That's down from 11.9 percent at the same time last year. Every Valley county also saw at least a one percent drop.
Merced County still has the highest rate at 15.9 percent. It's followed by Tulare County at 15 percent.
Fresno County checked in at 14 percent. Madera and Kings Counties had rates of 13 percent and Mariposa had the lowest rate at 8.8 percent.
Hundreds of people come to Merced County's Worknet office each week for help finding jobs, education, and training. That includes Kendall Ross, who lost his manufacturing position when Arvin Sango closed its Merced auto parts plant in 2010. He's now packing produce to make ends meet.
"Yeah, right now I'm making minimum wage, and it's like a crazy schedule," Ross said.
But he and other job seekers are happy to hear the county's unemployment rate is dropping. It's down to 15.9 percent, a one point one percent decrease from the same time last year.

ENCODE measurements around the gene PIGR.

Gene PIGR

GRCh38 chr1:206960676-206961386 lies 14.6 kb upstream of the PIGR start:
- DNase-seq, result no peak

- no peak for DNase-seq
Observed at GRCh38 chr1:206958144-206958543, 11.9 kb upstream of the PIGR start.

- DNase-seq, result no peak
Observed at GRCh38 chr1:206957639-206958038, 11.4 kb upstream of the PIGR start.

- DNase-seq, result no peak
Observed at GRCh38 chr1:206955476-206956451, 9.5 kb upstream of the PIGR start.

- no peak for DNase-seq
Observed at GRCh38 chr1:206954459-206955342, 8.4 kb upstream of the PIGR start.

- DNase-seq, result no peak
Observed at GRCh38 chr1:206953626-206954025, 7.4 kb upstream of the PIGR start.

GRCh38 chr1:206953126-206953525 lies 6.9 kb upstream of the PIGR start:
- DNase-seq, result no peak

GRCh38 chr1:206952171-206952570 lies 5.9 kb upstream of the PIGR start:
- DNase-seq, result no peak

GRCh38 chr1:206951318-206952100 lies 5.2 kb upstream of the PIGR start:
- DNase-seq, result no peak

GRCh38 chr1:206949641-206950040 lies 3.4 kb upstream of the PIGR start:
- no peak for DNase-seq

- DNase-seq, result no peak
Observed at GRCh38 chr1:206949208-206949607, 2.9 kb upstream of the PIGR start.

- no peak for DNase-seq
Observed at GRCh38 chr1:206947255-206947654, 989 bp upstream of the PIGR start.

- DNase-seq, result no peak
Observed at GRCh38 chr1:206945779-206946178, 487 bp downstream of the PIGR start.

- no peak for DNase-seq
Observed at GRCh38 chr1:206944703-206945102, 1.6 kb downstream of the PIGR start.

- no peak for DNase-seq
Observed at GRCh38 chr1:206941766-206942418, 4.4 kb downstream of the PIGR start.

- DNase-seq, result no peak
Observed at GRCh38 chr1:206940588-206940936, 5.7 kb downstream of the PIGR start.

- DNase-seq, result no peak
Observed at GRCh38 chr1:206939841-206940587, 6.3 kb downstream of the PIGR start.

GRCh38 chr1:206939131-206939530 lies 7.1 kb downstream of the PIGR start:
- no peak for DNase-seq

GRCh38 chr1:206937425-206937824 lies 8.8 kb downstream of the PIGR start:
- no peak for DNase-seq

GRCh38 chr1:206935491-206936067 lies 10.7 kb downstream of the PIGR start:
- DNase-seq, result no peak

"I think you have a couple situations here. You have some people who have just stopped looking for work, some who have relocated, and some who have actually gotten jobs here in Merced County," Merced County Worknet Program Manager Michelle Allison said.
In fact, the Employment Development Department says Merced County added 34 hundred jobs from July to August, one of the biggest gains came from government jobs, including teachers being hired for the start of the school year. Trade, transportation, and utilities also added 200 jobs and experts say many of those are truck driving positions.
"We are seeing some new jobs coming into the market and one of the old faithful that's still strong is farm. Agriculture specifically is very strong and should continue to be strong between now and December," E.D.D. Analyst Pedro Vargas said.
E.D.D. Analyst Pedro Vargas says the county's August unemployment rate hasn't been this low since 2009. He sees that as positive news, but points out Merced still has the third highest rate in California.
"The only two other counties that are higher are Imperial and Yuba County, so we still have a lot of ways to go," Vargas said.